The Pensions and Lifetime Savings Association (PLSA) has launched a consultation on the creation of new national retirement income targets.
These targets are currently used successfully in Australia, said the pensions body, and will provide savers with tangible income goals in order to achieve different standards of living in retirement.
According to research from PLSA, more than three quarters of individuals admit that they do not know how much they need in later life.
Four out of five people said a national retirement income target would help them plan for later life.
As part of the consultation, further in-depth analysis will be undertaken to determine exact income levels to achieve the three levels of retirement - minimum, modest and comfortable.
However, as part of PLSA's initial research, savers between 55 and 64-years-old suggested that for a single person that minimum should be more than £10,000 to less than £15,000, modest between £15,000 and £25,000 and comfortable more than £25,000.
According to Graham Vidler, director of external affairs at the PLSA, the pensions body is keen on hearing from financial advisers as retirement planning is one of the areas that people frequently speak to their intermediaries about.
He said: “We look forward to working closely with stakeholders to build a retirement savings market which is truly focused on the end users – savers.”
Tom McPhail, head of policy at Hargreaves Lansdown, argued that the government needs “to champion a clear policy around promoting saving and investing”.
He said: “We are in a new post-paternalistic paradigm for pensions and savings where the traditional guarantees from pension schemes and insurance companies have been stripped away in exchange for freedom, choice and personal responsibility.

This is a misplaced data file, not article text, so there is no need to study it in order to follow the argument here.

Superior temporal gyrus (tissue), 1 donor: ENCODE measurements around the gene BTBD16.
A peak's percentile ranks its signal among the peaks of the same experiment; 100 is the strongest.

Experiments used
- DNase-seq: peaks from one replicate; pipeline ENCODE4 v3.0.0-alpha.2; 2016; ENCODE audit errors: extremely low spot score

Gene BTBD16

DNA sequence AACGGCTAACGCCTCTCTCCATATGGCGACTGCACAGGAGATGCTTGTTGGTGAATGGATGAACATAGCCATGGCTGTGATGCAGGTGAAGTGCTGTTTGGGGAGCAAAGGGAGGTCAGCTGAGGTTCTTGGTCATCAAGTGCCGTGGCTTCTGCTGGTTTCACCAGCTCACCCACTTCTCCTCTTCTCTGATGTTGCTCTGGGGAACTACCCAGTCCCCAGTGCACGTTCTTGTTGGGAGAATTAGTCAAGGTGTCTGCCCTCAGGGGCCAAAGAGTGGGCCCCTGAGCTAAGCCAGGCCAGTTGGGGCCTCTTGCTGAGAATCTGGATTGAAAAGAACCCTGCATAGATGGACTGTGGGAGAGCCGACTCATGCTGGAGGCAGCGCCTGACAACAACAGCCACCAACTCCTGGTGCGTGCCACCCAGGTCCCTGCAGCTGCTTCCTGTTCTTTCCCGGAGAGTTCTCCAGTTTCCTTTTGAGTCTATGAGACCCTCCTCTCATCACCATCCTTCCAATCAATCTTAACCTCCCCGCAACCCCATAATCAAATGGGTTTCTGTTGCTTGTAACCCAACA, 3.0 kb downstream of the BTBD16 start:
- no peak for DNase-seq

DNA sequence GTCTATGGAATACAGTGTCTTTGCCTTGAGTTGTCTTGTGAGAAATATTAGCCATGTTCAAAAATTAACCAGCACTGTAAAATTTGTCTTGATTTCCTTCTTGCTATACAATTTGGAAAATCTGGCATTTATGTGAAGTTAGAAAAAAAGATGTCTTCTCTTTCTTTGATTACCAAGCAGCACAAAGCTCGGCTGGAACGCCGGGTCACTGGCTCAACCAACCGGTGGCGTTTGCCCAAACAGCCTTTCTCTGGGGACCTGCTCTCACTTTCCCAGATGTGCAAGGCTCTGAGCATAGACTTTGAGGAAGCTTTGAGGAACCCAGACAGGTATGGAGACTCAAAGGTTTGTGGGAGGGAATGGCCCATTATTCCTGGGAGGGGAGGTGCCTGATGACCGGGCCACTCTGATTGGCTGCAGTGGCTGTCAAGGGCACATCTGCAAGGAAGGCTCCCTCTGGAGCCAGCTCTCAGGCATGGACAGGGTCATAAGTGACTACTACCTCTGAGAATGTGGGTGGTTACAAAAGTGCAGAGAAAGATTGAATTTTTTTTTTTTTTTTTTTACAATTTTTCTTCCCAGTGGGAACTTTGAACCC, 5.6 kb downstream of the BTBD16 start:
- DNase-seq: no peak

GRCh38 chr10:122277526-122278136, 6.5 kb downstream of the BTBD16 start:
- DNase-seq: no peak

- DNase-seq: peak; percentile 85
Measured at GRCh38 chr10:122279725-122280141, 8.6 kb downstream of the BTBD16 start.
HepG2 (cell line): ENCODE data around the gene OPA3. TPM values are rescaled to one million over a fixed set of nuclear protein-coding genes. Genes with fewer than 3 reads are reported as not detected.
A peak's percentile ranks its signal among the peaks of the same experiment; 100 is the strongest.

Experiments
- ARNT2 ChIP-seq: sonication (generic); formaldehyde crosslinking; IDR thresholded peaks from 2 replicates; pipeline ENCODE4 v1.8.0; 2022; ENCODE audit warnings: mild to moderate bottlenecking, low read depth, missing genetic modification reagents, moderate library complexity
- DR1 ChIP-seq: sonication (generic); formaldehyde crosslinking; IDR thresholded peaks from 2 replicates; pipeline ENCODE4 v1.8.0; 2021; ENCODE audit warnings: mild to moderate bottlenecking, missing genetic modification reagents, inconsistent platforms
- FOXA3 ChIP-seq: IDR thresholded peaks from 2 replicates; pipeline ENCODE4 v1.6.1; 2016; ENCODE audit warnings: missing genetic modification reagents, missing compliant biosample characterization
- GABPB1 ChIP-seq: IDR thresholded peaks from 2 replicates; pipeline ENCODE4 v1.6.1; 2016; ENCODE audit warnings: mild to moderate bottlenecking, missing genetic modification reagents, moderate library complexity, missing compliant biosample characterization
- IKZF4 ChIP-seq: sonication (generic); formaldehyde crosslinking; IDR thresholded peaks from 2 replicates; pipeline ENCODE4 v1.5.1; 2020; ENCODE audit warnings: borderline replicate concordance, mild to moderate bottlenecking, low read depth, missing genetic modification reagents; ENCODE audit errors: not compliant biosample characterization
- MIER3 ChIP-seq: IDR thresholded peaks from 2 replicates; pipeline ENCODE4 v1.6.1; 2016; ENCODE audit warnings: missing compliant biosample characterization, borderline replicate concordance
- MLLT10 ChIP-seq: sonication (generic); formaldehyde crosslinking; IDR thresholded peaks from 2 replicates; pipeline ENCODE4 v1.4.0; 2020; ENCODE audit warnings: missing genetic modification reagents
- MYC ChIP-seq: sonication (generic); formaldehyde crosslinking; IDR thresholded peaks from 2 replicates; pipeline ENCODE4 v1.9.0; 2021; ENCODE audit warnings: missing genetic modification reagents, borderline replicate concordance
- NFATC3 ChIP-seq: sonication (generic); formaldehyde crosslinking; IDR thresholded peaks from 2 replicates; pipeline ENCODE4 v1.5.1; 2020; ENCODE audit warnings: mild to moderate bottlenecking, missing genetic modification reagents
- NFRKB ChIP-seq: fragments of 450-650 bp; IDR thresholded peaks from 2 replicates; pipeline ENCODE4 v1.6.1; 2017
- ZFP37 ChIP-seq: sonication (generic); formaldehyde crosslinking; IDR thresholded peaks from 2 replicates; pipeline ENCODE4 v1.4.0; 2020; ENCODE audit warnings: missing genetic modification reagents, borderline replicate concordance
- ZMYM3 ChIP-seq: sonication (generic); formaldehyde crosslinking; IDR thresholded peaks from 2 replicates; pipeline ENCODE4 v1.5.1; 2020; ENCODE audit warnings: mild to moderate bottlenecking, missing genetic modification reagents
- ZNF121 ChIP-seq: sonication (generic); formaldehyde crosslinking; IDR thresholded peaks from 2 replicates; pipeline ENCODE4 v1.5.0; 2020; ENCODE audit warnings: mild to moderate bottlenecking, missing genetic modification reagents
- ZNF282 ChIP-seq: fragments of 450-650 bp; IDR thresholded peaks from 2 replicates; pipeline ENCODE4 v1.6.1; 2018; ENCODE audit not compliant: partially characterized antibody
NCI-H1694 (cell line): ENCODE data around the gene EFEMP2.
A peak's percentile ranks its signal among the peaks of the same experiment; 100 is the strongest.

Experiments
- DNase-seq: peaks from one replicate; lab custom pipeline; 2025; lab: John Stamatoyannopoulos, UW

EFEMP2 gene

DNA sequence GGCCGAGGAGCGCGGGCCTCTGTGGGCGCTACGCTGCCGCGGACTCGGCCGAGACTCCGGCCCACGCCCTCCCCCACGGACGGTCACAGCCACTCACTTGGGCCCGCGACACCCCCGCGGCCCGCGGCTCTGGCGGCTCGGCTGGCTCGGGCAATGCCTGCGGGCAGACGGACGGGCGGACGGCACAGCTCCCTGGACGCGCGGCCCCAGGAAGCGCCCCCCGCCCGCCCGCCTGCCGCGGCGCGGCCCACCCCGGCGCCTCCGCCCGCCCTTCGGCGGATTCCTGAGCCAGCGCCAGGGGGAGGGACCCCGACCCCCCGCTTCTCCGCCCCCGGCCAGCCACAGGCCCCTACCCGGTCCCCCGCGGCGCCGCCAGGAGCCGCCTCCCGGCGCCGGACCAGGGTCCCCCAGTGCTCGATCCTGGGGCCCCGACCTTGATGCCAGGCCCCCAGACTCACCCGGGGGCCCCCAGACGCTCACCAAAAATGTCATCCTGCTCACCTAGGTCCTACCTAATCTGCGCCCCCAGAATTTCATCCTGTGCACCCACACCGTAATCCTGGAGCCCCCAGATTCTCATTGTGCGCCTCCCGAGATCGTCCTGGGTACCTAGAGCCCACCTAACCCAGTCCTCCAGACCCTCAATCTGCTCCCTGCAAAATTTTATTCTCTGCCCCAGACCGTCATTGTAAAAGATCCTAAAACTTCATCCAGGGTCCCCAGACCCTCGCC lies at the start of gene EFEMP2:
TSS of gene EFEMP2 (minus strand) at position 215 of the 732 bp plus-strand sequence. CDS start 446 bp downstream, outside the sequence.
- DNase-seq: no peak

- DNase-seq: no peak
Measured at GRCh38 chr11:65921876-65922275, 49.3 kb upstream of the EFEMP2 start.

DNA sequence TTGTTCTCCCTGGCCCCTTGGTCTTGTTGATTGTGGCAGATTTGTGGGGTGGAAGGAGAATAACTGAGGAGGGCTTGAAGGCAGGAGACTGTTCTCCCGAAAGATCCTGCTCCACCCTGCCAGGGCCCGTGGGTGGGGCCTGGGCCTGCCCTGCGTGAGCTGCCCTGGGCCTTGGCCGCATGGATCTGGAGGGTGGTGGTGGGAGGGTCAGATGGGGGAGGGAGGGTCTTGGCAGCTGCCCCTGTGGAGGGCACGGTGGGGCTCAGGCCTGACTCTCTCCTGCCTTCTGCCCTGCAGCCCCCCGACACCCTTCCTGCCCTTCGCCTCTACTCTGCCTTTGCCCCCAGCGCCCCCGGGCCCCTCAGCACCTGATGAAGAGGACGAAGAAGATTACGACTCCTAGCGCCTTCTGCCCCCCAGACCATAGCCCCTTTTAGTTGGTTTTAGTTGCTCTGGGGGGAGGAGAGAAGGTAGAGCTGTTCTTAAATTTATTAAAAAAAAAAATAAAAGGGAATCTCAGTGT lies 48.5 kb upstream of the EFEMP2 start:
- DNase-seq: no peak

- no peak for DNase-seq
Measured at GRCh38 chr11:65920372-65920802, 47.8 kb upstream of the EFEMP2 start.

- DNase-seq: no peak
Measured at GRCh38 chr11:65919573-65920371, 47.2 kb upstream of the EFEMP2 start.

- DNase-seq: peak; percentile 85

"The government needs to respond to this and to focus on how we can engage people with their financial needs.”
Concerning specifically the PLSA proposal of creating retirement income targets, Mr McPhail said that the “concepts of minimum, modest and comfortable may well work for investors”.
However, this would work “most effectively if incorporated into retirement income calculators,” he said.
According to Darren Philp, director of policy at workplace pension provider The People’s Pension, “any clarity that can help people think about what they might need to save for a decent retirement in a decades time can only be a good thing”.
He said: “We need a simple target that brings retirement savings to life for people.
“We hope this consultation will make a difference in making it easier for people to save for their retirement.”
The PLSA will also be engaging with the government as part of the consultation process.
The deadline for submissions is 12 January 2018.
With members including 1,300 pension schemes and £1trn in assets, the PLSA has been vocal about its position, standing against the increase of the state pension age, and against the introduction a charge cap on non-advised drawdown, for example.